* get a small roll of thin flat-black wire at the hardware store; great for holding jewelry, easy to edit out
    * nylon fishing line is shiny and reflects light; use the black wire instead
    * a ZeroStat will neurtalize static electricity making dust removal much easier; I find them on eBay
    * watch bands can be held open with a specially made clear plastic C-shaped form (difficult to find)
    * a tripod is a PAIN to use; a heavy (and expensive) camera stand is worth its weight in gold
    * do a Google search for Union Brothers camera stands; I believe they are a Las Vegas-based firm
    * Ikea sells adjustable saw horses for about $33; great for tilting the whole set if needed
    * Home Depot and Lowes sell 24×24 boards made of various woods; paint or stain for a background
    * I painted all the walls of my studio (home living room) flat white so I can light the walls, it is like working inside a HUGE soft box

    Terry Thomas…
    the photographer
    Atlanta, Georgia USA
    http://www.TerryThomasPhotos.com
    (go to my Products page then scroll to the bottom to see my studio in action)

  3. Sorry to be a stick in the mud, but you misspelled the word jewelery on the top photo. It should be spelled jewelry. Love your site. Thanks for sharing your wealth of knowledge with us.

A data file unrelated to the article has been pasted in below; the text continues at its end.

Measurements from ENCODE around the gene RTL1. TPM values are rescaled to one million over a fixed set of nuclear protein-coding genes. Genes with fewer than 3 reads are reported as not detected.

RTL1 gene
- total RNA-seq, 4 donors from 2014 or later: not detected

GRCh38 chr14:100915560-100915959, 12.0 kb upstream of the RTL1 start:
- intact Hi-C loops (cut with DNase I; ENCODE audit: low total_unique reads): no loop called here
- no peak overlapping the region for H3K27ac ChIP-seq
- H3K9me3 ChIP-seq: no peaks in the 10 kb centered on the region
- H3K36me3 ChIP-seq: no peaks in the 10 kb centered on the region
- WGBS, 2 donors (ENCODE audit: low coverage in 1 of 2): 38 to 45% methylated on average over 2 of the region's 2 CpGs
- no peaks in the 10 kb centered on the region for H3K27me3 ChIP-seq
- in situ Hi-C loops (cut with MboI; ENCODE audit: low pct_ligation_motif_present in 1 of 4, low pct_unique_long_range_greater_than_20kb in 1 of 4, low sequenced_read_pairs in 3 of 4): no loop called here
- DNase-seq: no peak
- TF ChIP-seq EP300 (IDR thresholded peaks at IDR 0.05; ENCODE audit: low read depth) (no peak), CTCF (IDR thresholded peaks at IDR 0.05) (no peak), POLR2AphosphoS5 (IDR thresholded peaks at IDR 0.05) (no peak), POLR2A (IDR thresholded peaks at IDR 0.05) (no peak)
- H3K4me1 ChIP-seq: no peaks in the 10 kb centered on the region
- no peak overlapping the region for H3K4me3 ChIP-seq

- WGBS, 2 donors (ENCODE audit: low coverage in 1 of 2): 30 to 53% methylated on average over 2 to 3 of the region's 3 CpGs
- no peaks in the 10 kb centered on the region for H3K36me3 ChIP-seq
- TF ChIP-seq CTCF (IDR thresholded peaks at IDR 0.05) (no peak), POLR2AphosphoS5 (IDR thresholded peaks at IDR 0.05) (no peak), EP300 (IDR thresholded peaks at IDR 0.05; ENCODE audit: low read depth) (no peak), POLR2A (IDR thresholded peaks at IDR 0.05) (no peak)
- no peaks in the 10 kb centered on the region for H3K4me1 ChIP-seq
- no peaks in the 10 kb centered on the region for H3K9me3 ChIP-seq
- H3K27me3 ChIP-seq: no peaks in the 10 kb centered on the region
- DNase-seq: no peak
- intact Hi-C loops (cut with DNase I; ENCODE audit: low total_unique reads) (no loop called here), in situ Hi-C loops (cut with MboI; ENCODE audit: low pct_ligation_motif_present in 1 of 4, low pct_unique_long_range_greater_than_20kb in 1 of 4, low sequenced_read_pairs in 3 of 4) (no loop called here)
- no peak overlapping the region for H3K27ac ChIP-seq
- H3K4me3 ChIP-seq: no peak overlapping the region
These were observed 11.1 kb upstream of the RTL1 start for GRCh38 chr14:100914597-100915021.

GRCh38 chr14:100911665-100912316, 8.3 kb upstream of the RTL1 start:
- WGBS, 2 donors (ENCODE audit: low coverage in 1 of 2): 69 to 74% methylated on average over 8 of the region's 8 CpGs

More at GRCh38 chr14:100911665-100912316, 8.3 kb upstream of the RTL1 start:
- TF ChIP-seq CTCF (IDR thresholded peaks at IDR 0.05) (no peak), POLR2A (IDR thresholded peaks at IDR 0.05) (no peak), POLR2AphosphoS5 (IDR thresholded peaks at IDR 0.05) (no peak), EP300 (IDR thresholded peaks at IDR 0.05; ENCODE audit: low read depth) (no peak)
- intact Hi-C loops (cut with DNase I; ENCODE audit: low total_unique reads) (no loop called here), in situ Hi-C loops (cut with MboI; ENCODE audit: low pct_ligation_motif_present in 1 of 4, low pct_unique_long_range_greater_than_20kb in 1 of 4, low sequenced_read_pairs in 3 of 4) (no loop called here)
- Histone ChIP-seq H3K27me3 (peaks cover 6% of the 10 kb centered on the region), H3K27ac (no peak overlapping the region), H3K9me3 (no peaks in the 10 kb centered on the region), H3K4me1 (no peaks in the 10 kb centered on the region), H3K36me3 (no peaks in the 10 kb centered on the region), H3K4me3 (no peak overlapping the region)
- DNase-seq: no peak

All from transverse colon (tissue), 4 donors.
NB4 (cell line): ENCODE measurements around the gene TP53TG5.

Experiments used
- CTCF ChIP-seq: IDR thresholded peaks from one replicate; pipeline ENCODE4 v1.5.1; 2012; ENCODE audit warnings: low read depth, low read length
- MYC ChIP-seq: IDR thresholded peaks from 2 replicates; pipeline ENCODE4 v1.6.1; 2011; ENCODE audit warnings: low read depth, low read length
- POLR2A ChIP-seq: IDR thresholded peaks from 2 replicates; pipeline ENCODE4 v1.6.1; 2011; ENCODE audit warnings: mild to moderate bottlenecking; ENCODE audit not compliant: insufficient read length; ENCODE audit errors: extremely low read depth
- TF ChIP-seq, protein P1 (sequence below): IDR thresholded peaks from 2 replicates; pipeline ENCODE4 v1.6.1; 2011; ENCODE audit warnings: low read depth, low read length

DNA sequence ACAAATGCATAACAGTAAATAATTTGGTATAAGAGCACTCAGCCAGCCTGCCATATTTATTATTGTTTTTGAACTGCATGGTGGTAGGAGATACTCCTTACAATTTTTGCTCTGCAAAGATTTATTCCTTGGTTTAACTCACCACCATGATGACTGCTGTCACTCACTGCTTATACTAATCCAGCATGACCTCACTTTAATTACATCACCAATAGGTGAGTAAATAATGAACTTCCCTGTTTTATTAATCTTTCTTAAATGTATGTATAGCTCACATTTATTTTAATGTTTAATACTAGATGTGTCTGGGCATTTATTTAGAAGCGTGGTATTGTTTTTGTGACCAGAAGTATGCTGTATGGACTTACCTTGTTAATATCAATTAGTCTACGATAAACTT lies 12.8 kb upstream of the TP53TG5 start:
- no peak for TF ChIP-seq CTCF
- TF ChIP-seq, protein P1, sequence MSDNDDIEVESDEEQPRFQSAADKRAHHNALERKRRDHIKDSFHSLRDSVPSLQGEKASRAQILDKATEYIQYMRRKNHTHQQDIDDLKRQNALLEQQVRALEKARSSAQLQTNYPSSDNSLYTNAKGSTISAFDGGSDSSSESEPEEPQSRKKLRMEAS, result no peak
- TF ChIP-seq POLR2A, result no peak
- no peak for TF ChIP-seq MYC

Cary Nettles

  4. I found your site on del.icio.us this morning and really liked it. I bookmarked your blog and will definitely be back soon to read your new posts!

  5. I loved the article! These types of resources are extremely valuable to anyone interested in making jewelry. I can’t wait to read some more of your articles!

  6. very interesting and beautiful photos….. like it. have you twitter or some Social networking to follow…? I didn’t find it.

  7. Very Good Information and web, but I didn’t find any Social Networking to Follow Like Twitter or Facebook.. for reader Update Information Immediately when the posting, This will be very useful for you and other people who looking the best information from you.

    • Thanks.

      It appears my WP Plugin for the SM is not working. Thanks for this, I may not have noticed.
      Will be installing a new one shortly.

      Glad you enjoy the site.

  8. very beautiful and good info for sharing, I like it so much

  9. very beautiful info that you give to us, thank for your kindness to share this benefit info to us. it’s really help me… thank

  10. very nice info to sharing other peolr. thank

  11. To cary nettles, in ENGLISH we spell the word- jewellery!!!!

  12. Would you recommend an affordable (lower price range) camera body to start with? I am just now photographing my own jewelry but all i have is a point and shoot at the moment. Overwhelmed by the DSLR or 4/3 lens choices and wondering what the minimum model i can get away with. If you have any pointers, i really appreciate it!

    • Hi Juliet.

      The challenge you are going to have with smaller cameras is the close focusing ability. My experience with the Lumix FZ40 is that it is an excellent camera. I did not try macro when I was using the Lumix, but I do believe it has a close focus setting. However, I understand that the G10 and G11 Canon cameras have a macro setting. Both of these cameras are able to make professional looking images and are pretty darn inexpensive for what they deliver.